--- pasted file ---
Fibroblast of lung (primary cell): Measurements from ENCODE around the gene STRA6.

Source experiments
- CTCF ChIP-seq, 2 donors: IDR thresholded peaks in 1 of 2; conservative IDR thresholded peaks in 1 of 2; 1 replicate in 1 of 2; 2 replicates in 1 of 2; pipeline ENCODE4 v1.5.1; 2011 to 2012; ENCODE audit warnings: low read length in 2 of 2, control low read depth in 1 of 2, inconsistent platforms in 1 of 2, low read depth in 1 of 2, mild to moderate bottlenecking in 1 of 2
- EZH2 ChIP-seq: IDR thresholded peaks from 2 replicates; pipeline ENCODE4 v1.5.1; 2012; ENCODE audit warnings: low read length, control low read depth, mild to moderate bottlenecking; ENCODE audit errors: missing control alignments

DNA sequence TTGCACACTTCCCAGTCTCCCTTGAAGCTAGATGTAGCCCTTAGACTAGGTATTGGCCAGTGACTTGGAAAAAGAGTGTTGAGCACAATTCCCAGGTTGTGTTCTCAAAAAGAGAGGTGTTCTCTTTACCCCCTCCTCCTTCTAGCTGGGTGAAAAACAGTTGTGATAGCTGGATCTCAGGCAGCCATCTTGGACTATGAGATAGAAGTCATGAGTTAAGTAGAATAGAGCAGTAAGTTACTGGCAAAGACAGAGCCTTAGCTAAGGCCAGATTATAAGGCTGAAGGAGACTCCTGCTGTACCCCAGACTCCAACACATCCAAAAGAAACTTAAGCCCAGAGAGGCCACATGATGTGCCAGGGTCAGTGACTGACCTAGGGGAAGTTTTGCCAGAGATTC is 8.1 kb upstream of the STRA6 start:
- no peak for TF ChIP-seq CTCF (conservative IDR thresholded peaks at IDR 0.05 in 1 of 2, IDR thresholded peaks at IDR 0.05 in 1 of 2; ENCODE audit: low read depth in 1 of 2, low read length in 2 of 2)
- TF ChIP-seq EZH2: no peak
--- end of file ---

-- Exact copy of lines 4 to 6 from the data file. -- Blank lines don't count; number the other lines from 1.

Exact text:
- EZH2 ChIP-seq: IDR thresholded peaks from 2 replicates; pipeline ENCODE4 v1.5.1; 2012; ENCODE audit warnings: low read length, control low read depth, mild to moderate bottlenecking; ENCODE audit errors: missing control alignments

DNA sequence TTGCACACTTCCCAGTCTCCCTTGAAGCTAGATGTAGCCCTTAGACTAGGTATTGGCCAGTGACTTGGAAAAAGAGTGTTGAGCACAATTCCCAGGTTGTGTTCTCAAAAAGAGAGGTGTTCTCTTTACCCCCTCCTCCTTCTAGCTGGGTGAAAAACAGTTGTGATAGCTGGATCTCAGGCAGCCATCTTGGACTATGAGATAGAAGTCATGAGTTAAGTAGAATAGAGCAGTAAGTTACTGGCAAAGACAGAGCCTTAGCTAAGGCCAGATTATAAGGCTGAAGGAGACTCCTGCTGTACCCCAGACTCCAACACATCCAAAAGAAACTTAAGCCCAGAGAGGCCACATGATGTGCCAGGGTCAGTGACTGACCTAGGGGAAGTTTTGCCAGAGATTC is 8.1 kb upstream of the STRA6 start:
- no peak for TF ChIP-seq CTCF (conservative IDR thresholded peaks at IDR 0.05 in 1 of 2, IDR thresholded peaks at IDR 0.05 in 1 of 2; ENCODE audit: low read depth in 1 of 2, low read length in 2 of 2)